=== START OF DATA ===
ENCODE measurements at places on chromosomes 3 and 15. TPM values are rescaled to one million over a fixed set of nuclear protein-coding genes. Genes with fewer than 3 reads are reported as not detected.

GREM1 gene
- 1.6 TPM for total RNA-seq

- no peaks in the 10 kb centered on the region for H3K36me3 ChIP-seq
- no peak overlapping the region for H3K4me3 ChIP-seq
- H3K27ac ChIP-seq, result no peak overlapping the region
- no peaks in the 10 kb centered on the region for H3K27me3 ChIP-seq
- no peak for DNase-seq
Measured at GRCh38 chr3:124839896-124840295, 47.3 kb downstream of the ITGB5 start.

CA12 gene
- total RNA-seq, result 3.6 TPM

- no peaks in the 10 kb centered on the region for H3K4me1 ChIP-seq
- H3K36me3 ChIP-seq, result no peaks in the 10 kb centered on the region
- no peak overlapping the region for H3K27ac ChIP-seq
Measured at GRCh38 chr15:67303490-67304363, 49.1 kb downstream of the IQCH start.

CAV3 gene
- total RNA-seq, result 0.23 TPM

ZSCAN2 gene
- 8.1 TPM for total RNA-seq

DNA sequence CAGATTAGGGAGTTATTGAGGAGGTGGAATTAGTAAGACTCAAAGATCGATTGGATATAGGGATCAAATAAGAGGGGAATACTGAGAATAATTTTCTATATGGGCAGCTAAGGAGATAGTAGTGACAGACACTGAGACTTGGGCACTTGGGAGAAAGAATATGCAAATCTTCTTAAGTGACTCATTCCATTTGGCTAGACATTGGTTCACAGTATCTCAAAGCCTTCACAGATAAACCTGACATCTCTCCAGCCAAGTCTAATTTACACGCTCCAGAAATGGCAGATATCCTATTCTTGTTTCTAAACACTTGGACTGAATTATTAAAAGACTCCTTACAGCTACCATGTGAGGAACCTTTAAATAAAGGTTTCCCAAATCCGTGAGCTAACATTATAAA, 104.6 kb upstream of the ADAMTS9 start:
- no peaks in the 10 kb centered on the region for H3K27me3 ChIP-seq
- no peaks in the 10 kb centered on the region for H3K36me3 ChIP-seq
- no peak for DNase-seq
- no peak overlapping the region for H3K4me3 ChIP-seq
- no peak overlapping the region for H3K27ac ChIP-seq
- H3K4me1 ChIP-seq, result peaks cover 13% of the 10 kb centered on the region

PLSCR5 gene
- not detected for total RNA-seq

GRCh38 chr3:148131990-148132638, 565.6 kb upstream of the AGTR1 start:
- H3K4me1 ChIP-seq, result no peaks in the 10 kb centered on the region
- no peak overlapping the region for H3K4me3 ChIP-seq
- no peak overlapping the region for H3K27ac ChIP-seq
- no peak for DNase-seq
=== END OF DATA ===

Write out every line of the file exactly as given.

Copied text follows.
ENCODE measurements at places on chromosomes 3 and 15. TPM values are rescaled to one million over a fixed set of nuclear protein-coding genes. Genes with fewer than 3 reads are reported as not detected.

GREM1 gene
- 1.6 TPM for total RNA-seq

- no peaks in the 10 kb centered on the region for H3K36me3 ChIP-seq
- no peak overlapping the region for H3K4me3 ChIP-seq
- H3K27ac ChIP-seq, result no peak overlapping the region
- no peaks in the 10 kb centered on the region for H3K27me3 ChIP-seq
- no peak for DNase-seq
Measured at GRCh38 chr3:124839896-124840295, 47.3 kb downstream of the ITGB5 start.

CA12 gene
- total RNA-seq, result 3.6 TPM

- no peaks in the 10 kb centered on the region for H3K4me1 ChIP-seq
- H3K36me3 ChIP-seq, result no peaks in the 10 kb centered on the region
- no peak overlapping the region for H3K27ac ChIP-seq
Measured at GRCh38 chr15:67303490-67304363, 49.1 kb downstream of the IQCH start.

CAV3 gene
- total RNA-seq, result 0.23 TPM

ZSCAN2 gene
- 8.1 TPM for total RNA-seq

DNA sequence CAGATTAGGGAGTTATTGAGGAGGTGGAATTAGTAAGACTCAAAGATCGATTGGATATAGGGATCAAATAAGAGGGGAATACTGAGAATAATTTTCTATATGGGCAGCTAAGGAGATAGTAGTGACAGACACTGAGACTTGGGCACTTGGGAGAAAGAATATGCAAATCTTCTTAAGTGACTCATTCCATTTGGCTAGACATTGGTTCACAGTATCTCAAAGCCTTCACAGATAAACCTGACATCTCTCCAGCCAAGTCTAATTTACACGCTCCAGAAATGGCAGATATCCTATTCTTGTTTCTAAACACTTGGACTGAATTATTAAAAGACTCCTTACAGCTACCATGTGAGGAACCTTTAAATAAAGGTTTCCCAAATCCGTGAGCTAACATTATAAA, 104.6 kb upstream of the ADAMTS9 start:
- no peaks in the 10 kb centered on the region for H3K27me3 ChIP-seq
- no peaks in the 10 kb centered on the region for H3K36me3 ChIP-seq
- no peak for DNase-seq
- no peak overlapping the region for H3K4me3 ChIP-seq
- no peak overlapping the region for H3K27ac ChIP-seq
- H3K4me1 ChIP-seq, result peaks cover 13% of the 10 kb centered on the region

PLSCR5 gene
- not detected for total RNA-seq

GRCh38 chr3:148131990-148132638, 565.6 kb upstream of the AGTR1 start:
- H3K4me1 ChIP-seq, result no peaks in the 10 kb centered on the region
- no peak overlapping the region for H3K4me3 ChIP-seq
- no peak overlapping the region for H3K27ac ChIP-seq
- no peak for DNase-seq